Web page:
Finally, I had to find a way to keep the clock still with the rest of the lamp, but I also wanted to be able to open it whenever I needed to, so this is my solution.
Let me know if you have a better idea! :D

Cut a dowel in 2.
Take one and glue one of its tips behind the upper corner of the clock, but make sure to leave a thin frame free. I used 2 dowels as guides, as you can see in the picture. This way the dowel won't beat the cube structure.
Do the same on the other upper corner.
Be careful not to glue the guides...just in case you used them! :D

I carefully used hot glue to do this and it worked, luckily the plastic didn't melt.

Now you can finally insert your bulb holder and light bulb in the lamp, the clock mechanism in the clock, close it and try it! :)

Epilog Challenge V

Participated in the
Epilog Challenge V

Instructables Green Design Contest

Participated in the
Instructables Green Design Contest

1 Person Made This Project!


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Question 2 years ago on Step 8

Note: This one IP is worth 200 points. Parts 1 and 2 together are worth 100 points. Part 3, which is “summative” is worth 100 points. Part 1: In a two-phase, total-order multicast system, messages are sent in the following sequence from node S to G1 and G2. G1 and G2 are the members of the group. 1. S sends m1 to G1 2. S sends m1 to G2 3. S sends m2 to G2 4. S sends m2 to G1 Use the basic implementation of the Lamport clock. The clock s at each node start at: S: 4, G1: 6, G2: 1 Show the exchange of messages and their acknowledgments in a clock diagram using the basic implementation of Lamport’s clock. In which order and at what times are m1 and m2 delivered? Part 2. Draw a state diagram of Maekawa’s voting algorithm on the slide “Maekawa’s algorithm” in the “Distributed mutual exclusion” slide set. Note that the state diagram is from the point of view of any one of the nodes, called "this" node below. The state diagram cannot show the states of other nodes. i) Start with the basic case where "this" node wants the lock, gets it, and then releases it, and no other node wants the lock at the same time. In this case, "this" node goes through all the states in this order: Released and not voted Wanted and not voted Wanted and voted Held and voted Released and voted (Back to) Released and not voted Events are: acquire for when “this” node wants the lock release for when “this” node gives up the lock. 8/7/20 3:01 PM 15 request_received, reply_received, and release_received when a message from any node arrives at “this” node. The state diagram is similar the one of Ricart and Agrawala’s state machine (in the Distributed Mutual Exclusion PowerPoint deck) but has more states. *** If you do part i) more or less correctly, you will earn most of the points. *** ii) The complete solution includes the situations where "this" node votes on requests from other nodes. The states are the same as above, but there are additional transitions and actions. Use the “Maekawa scenario” slide in the Distributed Mutual Exclusion slide set, or Fig. D-10 in the Study Guide. Warning: There is an incorrect solution for this problem on the Web. It has extra, incorrect states. Part 3 (100 points): Summarize the course in your own words in an essay of 5-6 pages or so. Feel free to reuse any relevant DB posts as well as Unit 3 IP, but please correct any errors found. Edit it all into one paper that reads nicely from top to bottom and is styled according to APA. Include at a minimum: • How threads and safe objects interact. This can be in general or based on Ada or Java. • Entity-life modeling: the idea of finding event-sequence models of the domain and map them onto thread architectures in the software. Deadlock prevention. • The use of logical clocks for communication and/or for distributed mutual exclusion.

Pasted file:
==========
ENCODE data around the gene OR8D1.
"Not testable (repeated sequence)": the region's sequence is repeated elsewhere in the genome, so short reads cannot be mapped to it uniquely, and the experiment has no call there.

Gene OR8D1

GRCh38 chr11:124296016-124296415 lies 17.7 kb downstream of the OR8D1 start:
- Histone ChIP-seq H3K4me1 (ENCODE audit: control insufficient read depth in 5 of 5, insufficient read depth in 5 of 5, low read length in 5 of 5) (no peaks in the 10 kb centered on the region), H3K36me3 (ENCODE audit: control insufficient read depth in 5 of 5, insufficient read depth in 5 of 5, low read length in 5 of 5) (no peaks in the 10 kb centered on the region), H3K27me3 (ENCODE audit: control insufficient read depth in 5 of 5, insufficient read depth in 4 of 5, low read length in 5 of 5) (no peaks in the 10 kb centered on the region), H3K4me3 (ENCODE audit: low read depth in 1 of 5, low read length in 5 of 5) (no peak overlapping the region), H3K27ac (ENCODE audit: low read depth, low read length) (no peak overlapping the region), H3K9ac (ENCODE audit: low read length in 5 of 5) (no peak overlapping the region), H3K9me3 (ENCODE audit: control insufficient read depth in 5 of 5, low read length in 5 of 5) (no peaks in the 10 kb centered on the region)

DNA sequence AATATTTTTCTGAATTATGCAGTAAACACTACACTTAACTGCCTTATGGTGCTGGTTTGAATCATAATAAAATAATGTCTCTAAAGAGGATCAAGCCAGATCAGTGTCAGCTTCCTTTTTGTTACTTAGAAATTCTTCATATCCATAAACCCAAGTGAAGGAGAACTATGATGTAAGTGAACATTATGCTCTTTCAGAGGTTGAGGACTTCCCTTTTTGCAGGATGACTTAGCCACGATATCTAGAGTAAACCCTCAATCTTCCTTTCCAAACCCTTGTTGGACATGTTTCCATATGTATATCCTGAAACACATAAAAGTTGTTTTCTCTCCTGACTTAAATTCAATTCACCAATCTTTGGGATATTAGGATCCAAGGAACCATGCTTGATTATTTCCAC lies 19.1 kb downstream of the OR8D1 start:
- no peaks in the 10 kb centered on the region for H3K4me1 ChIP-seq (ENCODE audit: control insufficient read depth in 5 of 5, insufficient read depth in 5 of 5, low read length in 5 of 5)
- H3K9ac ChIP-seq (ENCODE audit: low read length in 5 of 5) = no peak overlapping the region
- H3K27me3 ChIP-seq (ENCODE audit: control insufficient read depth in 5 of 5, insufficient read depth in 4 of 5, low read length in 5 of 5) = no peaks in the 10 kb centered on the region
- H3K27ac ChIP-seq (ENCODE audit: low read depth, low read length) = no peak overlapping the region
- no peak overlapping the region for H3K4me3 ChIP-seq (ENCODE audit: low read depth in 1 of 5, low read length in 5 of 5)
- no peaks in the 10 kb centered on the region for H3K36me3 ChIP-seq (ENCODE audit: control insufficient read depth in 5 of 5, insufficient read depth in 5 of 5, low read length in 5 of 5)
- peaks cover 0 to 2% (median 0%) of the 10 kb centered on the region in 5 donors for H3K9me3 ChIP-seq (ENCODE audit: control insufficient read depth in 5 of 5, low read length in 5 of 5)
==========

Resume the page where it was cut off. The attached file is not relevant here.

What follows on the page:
Question 5 years ago on Step 8

how does the light bulb light up? I'm very confused where the electricity comes from.


6 years ago

Nice clock/ lamp! I made one of my own, in a different way, but I used yours as inspiration. I think mine turned out very well!



9 years ago on Introduction

Very nice! I wonder if there can be a way to put the clock inside the box, with lights fixed on the arms (LEDs for instance) so that number-shaped holes become brighter as long as the arm, turning, gets nearer the hole, and less bright while the arm moves away from the hole. It wouldn't be a very precise clock, but the effect may be nice. What do you think about it?
In italian: cercherei una soluzione per mettere l'orologio DENTRO la scatola, con dei LED attaccati in cima alle lancette (è la parte più complessa direi, soprattutto evitare l'aggrovigliamento intorno all'asse) in modo che i numeri si illuminino sempre più all'avvicinarsi delle lancette. Che ne dici?


Reply 9 years ago on Introduction

Wow, che bella idea! Non sarebbe affatto male. Io non ho mai usato i led e non ne so molto purtroppo, quindi non saprei esattamente come fare, ma fossi in te proverei in qualche modo...comunque, se mi viene un'ispirazione te lo dico! :D
Fammi sapere se riesci, sarebbe davvero bello!! :)


9 years ago



9 years ago on Introduction

that is so many lamps graces your house?? :-D


Reply 9 years ago on Introduction

hahaha too many!!! I don't know where to put them anymore...I think I must start selling some :D


Reply 9 years ago on Introduction

Thank you so much Muhaiminah! I am so glad you like it! :D

Be very warned Linda, you seems to be suffering from Obsessive Compulsive Lamp Syndrome . There is no cure for it and you have to live with it life long. I know how it feels like :D